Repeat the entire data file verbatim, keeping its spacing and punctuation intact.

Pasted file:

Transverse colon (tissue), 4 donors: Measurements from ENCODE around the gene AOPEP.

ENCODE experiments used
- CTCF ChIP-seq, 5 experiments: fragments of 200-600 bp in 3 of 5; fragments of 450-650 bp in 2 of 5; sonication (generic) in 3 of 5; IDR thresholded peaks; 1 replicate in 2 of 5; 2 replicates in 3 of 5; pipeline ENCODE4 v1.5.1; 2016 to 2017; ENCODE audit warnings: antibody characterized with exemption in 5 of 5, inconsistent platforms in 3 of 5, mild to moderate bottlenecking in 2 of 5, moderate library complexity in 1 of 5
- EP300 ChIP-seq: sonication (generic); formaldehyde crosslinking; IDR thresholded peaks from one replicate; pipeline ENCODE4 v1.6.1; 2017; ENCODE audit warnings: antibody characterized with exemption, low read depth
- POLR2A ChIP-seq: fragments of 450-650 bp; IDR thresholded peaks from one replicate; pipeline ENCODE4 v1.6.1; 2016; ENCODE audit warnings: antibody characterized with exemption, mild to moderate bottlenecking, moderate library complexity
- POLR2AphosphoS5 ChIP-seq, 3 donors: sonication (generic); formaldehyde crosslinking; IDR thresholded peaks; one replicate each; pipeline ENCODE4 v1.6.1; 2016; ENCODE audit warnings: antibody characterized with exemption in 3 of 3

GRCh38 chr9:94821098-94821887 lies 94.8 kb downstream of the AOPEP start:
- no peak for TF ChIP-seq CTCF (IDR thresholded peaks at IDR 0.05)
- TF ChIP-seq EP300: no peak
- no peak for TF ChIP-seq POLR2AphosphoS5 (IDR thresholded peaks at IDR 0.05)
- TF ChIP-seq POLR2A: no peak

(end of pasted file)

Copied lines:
Transverse colon (tissue), 4 donors: Measurements from ENCODE around the gene AOPEP.

ENCODE experiments used
- CTCF ChIP-seq, 5 experiments: fragments of 200-600 bp in 3 of 5; fragments of 450-650 bp in 2 of 5; sonication (generic) in 3 of 5; IDR thresholded peaks; 1 replicate in 2 of 5; 2 replicates in 3 of 5; pipeline ENCODE4 v1.5.1; 2016 to 2017; ENCODE audit warnings: antibody characterized with exemption in 5 of 5, inconsistent platforms in 3 of 5, mild to moderate bottlenecking in 2 of 5, moderate library complexity in 1 of 5
- EP300 ChIP-seq: sonication (generic); formaldehyde crosslinking; IDR thresholded peaks from one replicate; pipeline ENCODE4 v1.6.1; 2017; ENCODE audit warnings: antibody characterized with exemption, low read depth
- POLR2A ChIP-seq: fragments of 450-650 bp; IDR thresholded peaks from one replicate; pipeline ENCODE4 v1.6.1; 2016; ENCODE audit warnings: antibody characterized with exemption, mild to moderate bottlenecking, moderate library complexity
- POLR2AphosphoS5 ChIP-seq, 3 donors: sonication (generic); formaldehyde crosslinking; IDR thresholded peaks; one replicate each; pipeline ENCODE4 v1.6.1; 2016; ENCODE audit warnings: antibody characterized with exemption in 3 of 3

GRCh38 chr9:94821098-94821887 lies 94.8 kb downstream of the AOPEP start:
- no peak for TF ChIP-seq CTCF (IDR thresholded peaks at IDR 0.05)
- TF ChIP-seq EP300: no peak
- no peak for TF ChIP-seq POLR2AphosphoS5 (IDR thresholded peaks at IDR 0.05)
- TF ChIP-seq POLR2A: no peak